Brief Reports

Identifying Observation Stays in Medicare Data: Policy Implications of a Definition

Abstract

Observation stays are increasingly common, yet no standard method to identify observation stays in Medicare claims is available, including events with status change. To determine the claims patterns of Medicare observation stays, define comprehensive claims-based methodology for future Medicare observation research and data reporting, and identify policy implications of such definition, we identified potential observation events in a 2014 20% random sample of Medicare beneficiaries with both Part A and B claims and at least 1 acute care stay (1,667,660 events). Observation revenue center (ORC) and Healthcare Common Procedure Coding System codes occurring within 30 days of an inpatient hospitalization were recorded. A total of 125,920 (7.6%) events had an ORC code, and 75,502 (4.5%) were in the outpatient revenue center. Claims patterns varied tremendously, and almost half (47.3%, 59,529) of the ORC codes were associated with an inpatient claim, indicating status change and demonstrating a need for clarity in observation policy. The proposed University of Wisconsin method identified 72,858 of 75,502 (96.5%) events with ORC codes as observation stays, and provides a comprehensive, reproducible methodology. Funding: National Institute on Minority Health and Health Disparities of the National Institutes of Health under Award Number R01MD010243.

© 2019 Society of Hospital Medicine

Medicare observation stays are increasingly common. From 2006 to 2012, Medicare observation stays increased by 88%,1 whereas inpatient discharges decreased by 13.9%.2 In 2012, 1.7 million Medicare observation stays were recorded, and an additional 700,000 inpatient stays were preceded by observation services; the latter represented a 96% increase in status change since 2006.1 Yet no standard research methodology for identifying observation stays exists, including methods to identify and properly characterize “status change” events, which are hospital stays where initial and final inpatient or outpatient (observation) statuses differ.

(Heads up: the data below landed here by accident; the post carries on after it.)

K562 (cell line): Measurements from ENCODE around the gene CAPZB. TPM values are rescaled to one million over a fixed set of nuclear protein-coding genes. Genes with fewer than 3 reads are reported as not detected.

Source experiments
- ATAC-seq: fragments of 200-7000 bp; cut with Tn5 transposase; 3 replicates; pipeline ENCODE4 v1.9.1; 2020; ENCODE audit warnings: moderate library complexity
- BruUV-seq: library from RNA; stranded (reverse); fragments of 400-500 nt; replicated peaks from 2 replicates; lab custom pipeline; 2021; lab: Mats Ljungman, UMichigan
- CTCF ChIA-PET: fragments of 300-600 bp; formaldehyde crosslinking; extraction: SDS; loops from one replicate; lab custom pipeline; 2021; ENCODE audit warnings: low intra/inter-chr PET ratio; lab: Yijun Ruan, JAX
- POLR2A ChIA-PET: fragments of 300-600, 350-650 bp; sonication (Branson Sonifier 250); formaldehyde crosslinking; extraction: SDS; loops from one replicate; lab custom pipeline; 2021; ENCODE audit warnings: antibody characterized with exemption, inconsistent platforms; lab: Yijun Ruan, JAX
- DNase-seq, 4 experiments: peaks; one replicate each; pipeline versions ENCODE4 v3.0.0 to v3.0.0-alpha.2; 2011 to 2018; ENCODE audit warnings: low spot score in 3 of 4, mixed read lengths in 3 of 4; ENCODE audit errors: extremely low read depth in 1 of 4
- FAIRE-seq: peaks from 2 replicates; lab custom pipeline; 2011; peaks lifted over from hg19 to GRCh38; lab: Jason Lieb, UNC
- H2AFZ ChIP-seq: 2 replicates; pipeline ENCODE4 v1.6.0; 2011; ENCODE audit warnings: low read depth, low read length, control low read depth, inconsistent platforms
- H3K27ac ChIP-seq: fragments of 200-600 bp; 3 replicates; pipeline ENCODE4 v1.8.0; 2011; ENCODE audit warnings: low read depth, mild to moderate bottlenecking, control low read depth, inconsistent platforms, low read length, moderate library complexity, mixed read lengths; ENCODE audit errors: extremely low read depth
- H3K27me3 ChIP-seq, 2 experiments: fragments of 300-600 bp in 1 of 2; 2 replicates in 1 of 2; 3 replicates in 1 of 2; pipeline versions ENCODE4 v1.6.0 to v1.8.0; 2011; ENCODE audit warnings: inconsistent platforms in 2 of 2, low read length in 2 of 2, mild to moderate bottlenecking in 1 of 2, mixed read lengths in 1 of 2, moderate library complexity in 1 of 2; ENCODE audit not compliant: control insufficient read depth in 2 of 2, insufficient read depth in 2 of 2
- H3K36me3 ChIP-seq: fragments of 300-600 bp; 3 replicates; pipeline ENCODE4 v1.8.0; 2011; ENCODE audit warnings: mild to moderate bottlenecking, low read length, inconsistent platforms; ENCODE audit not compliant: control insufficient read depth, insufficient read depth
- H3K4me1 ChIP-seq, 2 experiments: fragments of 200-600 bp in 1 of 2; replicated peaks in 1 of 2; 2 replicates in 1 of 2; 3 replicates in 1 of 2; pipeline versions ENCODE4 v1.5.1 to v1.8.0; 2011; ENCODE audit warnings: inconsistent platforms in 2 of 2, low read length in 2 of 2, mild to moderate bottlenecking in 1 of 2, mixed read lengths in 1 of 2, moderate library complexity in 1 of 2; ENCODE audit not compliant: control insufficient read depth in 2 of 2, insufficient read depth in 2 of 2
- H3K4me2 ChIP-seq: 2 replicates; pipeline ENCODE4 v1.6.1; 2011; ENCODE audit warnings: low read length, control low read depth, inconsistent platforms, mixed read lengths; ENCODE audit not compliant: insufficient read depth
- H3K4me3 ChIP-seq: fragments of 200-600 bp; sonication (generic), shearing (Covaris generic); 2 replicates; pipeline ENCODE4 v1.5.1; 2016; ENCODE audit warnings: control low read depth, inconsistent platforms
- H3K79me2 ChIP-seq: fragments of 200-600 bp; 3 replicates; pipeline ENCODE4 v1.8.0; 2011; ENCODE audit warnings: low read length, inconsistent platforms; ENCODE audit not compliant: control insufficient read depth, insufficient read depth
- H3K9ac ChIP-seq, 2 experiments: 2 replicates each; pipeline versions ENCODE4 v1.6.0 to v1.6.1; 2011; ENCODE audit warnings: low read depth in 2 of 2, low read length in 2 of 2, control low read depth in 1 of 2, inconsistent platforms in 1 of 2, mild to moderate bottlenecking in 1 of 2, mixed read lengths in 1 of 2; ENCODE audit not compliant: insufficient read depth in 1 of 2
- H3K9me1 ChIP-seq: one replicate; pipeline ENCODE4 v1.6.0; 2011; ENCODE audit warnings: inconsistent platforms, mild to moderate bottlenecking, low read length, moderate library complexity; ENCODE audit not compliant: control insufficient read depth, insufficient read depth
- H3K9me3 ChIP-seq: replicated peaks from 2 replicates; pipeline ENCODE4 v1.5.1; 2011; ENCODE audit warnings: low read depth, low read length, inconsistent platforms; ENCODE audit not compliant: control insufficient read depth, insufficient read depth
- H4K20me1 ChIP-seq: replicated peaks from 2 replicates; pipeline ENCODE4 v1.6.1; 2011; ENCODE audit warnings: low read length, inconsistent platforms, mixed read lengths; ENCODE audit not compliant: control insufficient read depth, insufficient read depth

With the increasing number of hospitalized patients classified as observation, a standard methodology for Medicare claims research is needed so that observation stays can be consistently identified and potentially included in future quality measures and outcomes. Existing research studies and government reports use widely varying criteria to identify observation stays, often lack detailed methods on observation stay case finding, and contain limited information on how status changes between inpatient and outpatient (observation) statuses are incorporated. This variability in approach may lead to omission and/or miscategorization of events and raises concern about the comparability of prior work.

This study aimed to determine the claims patterns of Medicare observation stays, define comprehensive claims-based methodology for future Medicare observation research and data reporting, and identify policy implications of such definition. We are poised to do this work because of our access to the nationally generalizable Centers for Medicare & Medicaid Services (CMS) linked Part A inpatient and outpatient data sets for 2013 and 2014, as well as our prior expertise in hospital observation research and Medicare claims studies.

METHODS

General Methods and Data Source

A 2014 national 20% random sample Part A and B Medicare data set was used. In accordance with the Centers for Medicare & Medicaid (CMS) data use agreement, all included beneficiaries had at least 1 acute care inpatient hospitalization. Included beneficiaries were enrolled for 12 months prior to their first 2014 inpatient stay. Those with Medicare Advantage or railroad benefits were excluded because of incomplete data per prior methods.3 The University of Wisconsin Institutional Review Board approved this study.

Comparison of Methods

The PubMED query “Medicare AND (observation OR observation unit),” limited to English and publication between January 1, 2010 and October 1, 2017, was conducted to determine the universe of prior observation stay definitions used in research for comparison (Appendix).4-20 The Office of Inspector General report,21 the Research Data Assistance Center (ResDAC),22 and Medicare Claims Processing Manual (MCPM)23 were also included. Methods stated in each publication were used to extrapolate observation stay case finding to the study data set.